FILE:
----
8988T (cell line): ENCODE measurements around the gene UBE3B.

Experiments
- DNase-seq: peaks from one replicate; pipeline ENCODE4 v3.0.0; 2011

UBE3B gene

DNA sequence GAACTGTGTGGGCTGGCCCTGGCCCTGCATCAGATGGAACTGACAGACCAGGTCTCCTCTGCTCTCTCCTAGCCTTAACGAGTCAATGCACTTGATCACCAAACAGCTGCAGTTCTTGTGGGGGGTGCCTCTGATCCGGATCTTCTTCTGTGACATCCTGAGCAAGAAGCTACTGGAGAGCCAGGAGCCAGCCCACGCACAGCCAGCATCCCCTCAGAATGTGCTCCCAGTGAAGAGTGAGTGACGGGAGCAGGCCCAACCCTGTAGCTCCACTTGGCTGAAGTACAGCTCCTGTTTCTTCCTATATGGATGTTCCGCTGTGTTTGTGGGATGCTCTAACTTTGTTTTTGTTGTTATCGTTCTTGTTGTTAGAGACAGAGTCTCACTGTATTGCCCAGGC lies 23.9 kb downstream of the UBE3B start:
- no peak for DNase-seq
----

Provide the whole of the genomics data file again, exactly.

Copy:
8988T (cell line): ENCODE measurements around the gene UBE3B.

Experiments
- DNase-seq: peaks from one replicate; pipeline ENCODE4 v3.0.0; 2011

UBE3B gene

DNA sequence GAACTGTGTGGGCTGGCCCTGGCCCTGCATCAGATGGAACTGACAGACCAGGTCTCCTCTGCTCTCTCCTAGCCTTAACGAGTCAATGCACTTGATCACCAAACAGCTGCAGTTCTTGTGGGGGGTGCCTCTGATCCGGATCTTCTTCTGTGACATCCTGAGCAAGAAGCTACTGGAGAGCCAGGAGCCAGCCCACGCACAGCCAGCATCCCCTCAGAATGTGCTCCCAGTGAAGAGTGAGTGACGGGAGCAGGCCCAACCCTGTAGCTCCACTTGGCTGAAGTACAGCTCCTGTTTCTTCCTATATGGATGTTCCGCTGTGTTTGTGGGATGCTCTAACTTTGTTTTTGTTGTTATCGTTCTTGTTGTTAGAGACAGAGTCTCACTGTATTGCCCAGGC lies 23.9 kb downstream of the UBE3B start:
- no peak for DNase-seq